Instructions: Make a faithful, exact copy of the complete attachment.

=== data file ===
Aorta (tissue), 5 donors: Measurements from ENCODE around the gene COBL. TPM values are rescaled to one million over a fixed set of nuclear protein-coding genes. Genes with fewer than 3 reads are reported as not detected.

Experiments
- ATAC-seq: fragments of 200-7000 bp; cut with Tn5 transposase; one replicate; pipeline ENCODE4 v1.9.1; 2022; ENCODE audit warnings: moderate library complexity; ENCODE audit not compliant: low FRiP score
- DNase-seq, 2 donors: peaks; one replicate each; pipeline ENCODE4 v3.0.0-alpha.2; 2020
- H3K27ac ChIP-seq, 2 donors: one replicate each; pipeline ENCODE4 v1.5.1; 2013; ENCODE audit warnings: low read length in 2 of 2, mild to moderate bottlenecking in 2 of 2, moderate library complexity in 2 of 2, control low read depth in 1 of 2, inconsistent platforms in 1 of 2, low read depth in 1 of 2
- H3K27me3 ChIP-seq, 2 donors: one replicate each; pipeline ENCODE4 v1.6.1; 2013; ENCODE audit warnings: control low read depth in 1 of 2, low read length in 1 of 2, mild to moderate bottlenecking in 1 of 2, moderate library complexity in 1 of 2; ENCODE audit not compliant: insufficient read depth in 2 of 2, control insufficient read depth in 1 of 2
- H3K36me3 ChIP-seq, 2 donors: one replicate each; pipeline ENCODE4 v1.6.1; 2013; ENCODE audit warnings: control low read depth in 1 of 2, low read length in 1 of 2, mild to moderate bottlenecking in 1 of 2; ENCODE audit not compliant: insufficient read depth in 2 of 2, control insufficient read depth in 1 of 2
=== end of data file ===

Aorta (tissue), 5 donors: Measurements from ENCODE around the gene COBL. TPM values are rescaled to one million over a fixed set of nuclear protein-coding genes. Genes with fewer than 3 reads are reported as not detected.

Experiments
- ATAC-seq: fragments of 200-7000 bp; cut with Tn5 transposase; one replicate; pipeline ENCODE4 v1.9.1; 2022; ENCODE audit warnings: moderate library complexity; ENCODE audit not compliant: low FRiP score
- DNase-seq, 2 donors: peaks; one replicate each; pipeline ENCODE4 v3.0.0-alpha.2; 2020
- H3K27ac ChIP-seq, 2 donors: one replicate each; pipeline ENCODE4 v1.5.1; 2013; ENCODE audit warnings: low read length in 2 of 2, mild to moderate bottlenecking in 2 of 2, moderate library complexity in 2 of 2, control low read depth in 1 of 2, inconsistent platforms in 1 of 2, low read depth in 1 of 2
- H3K27me3 ChIP-seq, 2 donors: one replicate each; pipeline ENCODE4 v1.6.1; 2013; ENCODE audit warnings: control low read depth in 1 of 2, low read length in 1 of 2, mild to moderate bottlenecking in 1 of 2, moderate library complexity in 1 of 2; ENCODE audit not compliant: insufficient read depth in 2 of 2, control insufficient read depth in 1 of 2
- H3K36me3 ChIP-seq, 2 donors: one replicate each; pipeline ENCODE4 v1.6.1; 2013; ENCODE audit warnings: control low read depth in 1 of 2, low read length in 1 of 2, mild to moderate bottlenecking in 1 of 2; ENCODE audit not compliant: insufficient read depth in 2 of 2, control insufficient read depth in 1 of 2